Thursday, October 24
Manager's son gets a little too close to the action
SAN FRANCISCO -- The 3½-year-old son of San Francisco manager Dusty Baker got so excited while retrieving a bat in Game 5 of the World Series that he nearly got run over at the plate.
When J.T. Snow scored for the Giants in the seventh inning of San Francisco's 16-4 victory Thursday night, Darren Baker ran out of the dugout to pick up the bat of Kenny Lofton, who had hit a two-run triple. The problem was, David Bell was running full-speed behind Snow.
Snow made sure Darren was safe at home. He scooped him up by his oversized black jacket and asked, "You OK, buddy?"
Darren, whose helmet had fallen off, nodded yes and patted San Francisco's first baseman on the back.
"He's so eager all the time," Snow said.
Baker looked a little sheepish and a tad shaken, too, by his son's enthusiasm.
As for Darren, he was fine in the dugout a moment later, sticking his finger in his nose for a national television audience.
Baker had barely made it back into his office after the game when his phone started ringing. It was his mother, Christina Baker, calling from Sacramento to find out if her grandson was all right, and why he was running onto the field.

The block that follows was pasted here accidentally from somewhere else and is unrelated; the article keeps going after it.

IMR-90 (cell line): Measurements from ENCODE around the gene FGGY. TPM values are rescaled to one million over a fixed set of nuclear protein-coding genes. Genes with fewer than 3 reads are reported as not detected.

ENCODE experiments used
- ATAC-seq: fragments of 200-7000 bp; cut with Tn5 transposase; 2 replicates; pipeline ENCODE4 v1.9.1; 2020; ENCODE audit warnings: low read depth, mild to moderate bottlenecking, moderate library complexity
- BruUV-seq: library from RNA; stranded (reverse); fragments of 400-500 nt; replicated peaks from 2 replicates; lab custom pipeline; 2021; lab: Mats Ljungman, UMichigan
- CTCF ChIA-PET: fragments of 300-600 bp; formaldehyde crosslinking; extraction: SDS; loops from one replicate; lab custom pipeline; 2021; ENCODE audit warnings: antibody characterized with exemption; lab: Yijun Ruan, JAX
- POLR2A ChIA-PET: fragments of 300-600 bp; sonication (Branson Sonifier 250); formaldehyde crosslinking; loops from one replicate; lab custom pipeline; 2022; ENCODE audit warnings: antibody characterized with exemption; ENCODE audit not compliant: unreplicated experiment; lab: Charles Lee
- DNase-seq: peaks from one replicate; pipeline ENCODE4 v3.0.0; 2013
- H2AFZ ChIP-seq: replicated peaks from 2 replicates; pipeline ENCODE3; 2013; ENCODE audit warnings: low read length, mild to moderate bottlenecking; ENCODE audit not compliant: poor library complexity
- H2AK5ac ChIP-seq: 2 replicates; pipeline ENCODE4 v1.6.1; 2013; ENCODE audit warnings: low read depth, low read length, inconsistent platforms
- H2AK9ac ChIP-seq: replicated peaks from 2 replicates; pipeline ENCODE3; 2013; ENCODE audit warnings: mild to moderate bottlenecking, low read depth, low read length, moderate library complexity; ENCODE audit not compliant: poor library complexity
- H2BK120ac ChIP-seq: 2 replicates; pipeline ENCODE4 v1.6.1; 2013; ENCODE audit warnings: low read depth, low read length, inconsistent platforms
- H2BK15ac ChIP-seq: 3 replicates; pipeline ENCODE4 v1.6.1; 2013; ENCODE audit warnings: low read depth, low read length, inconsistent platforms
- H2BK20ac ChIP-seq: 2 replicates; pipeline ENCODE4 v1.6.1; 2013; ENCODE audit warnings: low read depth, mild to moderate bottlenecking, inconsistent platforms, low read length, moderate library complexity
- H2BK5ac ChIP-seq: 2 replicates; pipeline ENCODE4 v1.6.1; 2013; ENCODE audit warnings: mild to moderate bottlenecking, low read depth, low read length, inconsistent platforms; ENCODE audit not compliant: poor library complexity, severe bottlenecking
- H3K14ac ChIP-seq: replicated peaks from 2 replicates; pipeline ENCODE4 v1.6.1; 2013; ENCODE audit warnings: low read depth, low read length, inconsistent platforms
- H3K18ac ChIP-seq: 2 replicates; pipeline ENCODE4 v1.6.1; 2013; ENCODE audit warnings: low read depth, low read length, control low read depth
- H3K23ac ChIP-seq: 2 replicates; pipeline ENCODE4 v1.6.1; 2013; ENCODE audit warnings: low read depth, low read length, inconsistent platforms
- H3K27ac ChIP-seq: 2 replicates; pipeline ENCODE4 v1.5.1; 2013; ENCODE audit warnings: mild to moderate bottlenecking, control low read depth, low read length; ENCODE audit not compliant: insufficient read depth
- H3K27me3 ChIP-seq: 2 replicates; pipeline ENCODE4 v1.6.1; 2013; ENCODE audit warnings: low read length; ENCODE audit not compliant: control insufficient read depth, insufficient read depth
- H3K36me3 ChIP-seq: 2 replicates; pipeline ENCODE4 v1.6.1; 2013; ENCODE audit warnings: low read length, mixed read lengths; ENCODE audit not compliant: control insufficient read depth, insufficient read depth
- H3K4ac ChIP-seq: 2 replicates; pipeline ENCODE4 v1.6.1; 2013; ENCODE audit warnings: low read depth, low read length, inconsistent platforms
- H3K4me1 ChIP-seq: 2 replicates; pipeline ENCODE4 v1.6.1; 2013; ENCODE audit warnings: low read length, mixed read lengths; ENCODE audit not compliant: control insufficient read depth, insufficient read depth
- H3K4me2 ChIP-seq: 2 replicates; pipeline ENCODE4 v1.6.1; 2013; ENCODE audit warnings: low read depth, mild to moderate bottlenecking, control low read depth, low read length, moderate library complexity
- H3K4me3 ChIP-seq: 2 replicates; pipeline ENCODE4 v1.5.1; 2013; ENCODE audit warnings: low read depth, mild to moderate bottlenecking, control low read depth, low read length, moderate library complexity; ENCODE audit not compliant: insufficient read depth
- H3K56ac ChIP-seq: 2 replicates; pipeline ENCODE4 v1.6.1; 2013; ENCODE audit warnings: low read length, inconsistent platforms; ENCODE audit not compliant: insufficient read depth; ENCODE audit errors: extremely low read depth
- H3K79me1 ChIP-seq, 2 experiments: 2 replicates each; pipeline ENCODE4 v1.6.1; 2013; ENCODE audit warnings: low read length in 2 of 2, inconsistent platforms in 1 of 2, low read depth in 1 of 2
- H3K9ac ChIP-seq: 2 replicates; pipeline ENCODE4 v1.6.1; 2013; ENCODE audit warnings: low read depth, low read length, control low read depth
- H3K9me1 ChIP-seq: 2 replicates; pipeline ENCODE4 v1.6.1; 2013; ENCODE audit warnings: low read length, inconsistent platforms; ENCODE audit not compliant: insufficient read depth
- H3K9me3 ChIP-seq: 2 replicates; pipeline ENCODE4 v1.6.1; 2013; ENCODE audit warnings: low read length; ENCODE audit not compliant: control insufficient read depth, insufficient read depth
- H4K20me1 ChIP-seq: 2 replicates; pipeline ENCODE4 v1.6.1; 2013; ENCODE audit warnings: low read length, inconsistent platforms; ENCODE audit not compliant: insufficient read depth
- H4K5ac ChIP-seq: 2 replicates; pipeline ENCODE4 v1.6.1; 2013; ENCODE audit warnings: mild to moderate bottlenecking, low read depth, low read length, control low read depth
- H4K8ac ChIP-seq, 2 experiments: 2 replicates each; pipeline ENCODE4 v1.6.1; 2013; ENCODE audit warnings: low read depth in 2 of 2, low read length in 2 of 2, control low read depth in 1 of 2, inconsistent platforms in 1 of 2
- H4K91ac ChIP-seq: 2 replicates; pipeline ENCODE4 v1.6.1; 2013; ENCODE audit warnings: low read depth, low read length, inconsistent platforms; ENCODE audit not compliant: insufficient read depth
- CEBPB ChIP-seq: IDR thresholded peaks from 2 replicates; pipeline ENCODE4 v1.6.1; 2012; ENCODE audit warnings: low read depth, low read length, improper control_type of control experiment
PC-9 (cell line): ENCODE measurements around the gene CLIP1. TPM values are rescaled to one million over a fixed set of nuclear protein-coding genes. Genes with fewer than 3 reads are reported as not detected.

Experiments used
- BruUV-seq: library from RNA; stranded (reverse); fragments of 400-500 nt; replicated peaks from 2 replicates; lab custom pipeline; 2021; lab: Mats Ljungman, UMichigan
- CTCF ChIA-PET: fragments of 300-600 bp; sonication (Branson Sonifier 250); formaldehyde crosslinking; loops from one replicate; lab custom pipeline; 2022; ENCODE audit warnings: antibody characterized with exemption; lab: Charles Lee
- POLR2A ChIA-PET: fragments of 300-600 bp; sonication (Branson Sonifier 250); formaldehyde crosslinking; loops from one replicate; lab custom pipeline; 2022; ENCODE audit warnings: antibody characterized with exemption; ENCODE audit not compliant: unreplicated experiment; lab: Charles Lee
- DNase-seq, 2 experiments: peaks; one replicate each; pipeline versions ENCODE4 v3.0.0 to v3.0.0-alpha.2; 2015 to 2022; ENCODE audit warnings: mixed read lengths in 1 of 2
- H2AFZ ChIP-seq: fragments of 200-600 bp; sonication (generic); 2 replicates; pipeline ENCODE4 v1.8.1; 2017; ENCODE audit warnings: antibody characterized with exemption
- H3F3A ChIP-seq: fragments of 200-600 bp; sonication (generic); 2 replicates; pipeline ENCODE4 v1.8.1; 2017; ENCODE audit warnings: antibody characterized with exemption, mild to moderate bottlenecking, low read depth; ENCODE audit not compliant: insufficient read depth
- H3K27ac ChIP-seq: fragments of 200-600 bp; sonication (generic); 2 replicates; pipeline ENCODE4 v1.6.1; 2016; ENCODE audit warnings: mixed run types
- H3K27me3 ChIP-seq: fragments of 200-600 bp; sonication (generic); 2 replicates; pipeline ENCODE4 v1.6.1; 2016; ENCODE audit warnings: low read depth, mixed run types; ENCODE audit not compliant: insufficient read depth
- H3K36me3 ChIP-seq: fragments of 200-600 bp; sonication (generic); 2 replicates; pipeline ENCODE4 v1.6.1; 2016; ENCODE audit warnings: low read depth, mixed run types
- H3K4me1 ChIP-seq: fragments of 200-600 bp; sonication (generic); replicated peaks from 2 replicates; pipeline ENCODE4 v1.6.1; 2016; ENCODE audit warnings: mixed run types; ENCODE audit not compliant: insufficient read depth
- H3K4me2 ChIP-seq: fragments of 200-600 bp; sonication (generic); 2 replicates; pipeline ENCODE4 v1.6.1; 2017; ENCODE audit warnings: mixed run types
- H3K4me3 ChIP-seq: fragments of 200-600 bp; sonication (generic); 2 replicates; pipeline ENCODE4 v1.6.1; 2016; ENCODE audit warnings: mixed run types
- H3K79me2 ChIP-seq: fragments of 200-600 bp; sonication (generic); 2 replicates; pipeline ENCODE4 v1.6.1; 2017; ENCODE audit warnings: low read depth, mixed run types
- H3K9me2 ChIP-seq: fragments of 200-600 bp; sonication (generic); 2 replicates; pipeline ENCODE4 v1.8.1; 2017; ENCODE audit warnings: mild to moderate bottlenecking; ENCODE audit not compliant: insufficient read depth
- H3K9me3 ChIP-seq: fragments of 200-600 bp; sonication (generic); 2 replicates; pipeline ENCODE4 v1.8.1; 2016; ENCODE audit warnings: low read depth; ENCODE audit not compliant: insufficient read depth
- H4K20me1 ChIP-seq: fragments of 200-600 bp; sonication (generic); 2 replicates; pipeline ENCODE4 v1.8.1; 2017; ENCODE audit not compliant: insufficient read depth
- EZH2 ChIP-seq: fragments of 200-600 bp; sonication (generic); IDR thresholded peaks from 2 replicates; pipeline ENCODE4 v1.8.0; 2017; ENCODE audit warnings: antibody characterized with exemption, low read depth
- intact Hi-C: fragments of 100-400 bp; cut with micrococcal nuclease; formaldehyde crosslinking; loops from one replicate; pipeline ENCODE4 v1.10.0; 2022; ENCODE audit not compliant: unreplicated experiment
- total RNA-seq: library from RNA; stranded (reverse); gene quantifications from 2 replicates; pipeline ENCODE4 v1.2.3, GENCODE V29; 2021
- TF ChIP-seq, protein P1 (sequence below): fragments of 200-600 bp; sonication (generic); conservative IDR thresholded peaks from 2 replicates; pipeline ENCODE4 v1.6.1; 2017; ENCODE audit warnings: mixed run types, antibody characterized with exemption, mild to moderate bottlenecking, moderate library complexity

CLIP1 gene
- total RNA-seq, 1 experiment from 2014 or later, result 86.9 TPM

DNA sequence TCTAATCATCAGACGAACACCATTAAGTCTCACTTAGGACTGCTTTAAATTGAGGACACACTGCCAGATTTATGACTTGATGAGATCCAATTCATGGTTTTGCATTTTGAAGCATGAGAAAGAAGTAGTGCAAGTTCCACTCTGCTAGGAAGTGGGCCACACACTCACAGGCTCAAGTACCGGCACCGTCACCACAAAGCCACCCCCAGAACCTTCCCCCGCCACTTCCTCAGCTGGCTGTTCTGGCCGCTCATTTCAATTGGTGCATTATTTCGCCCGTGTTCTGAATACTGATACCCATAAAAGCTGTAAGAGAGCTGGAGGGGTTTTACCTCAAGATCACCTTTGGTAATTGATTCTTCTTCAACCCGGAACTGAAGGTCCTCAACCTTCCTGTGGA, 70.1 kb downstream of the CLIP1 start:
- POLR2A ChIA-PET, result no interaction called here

"He flew out there so quick," Baker said. "He was in a hurry to get Kenny Lofton's bat. I've just got to watch him a little closer."
The bat boy said he learned a lesson and was grateful to Snow.
"I told him thank you," he said. "It didn't scare me at all. (My dad) told me, 'J.T. saved you."'
Darren and several other little boys were standing at the top of the steps leading from the field to the clubhouse when Snow came up. Snow rubbed his hands through the boy's black curly hair and they walked into the clubhouse together.
Snow said he has a 4½-year-old son at home, so he knew how to react to grab Darren.
"I reached down. Luckily, I grabbed him by the collar," Snow said. "His eyes were huge. I don't think he knew what was going on.
"He's our good-luck charm. We can't have him going down. We need him as much as we need any of our players."
Baker said his son, who has an 8-0 postseason as the Giants' bat boy, would accompany the team to Anaheim.
"A couple of the guys said if he didn't go, they wouldn't go," the manager said.
Darren, who is shorter than the bats he struggles to carry, is one of the most popular attractions at Pacific Bell Park.
He missed Game 3 Tuesday night with an earache and sinus infection, but his dad couldn't keep him away for Games 4 and 5. He woke up early Wednesday, eager to get to the ballpark and make up for missed time.
Baker, in his 10th season managing the Giants, has been receptive to having players' kids around -- both in the clubhouse and on the field. They rotate as bat boys. Rarely is there such on-field participation by players' children in other ballparks.
Right fielder Reggie Sanders alluded to Darren's safety before the World Series, saying he hoped the boy wouldn't get hurt.
"It was a little bit of a scary moment," Sanders said after the game Thursday. "It tells you how much we're watching him. We all have our eyes on him."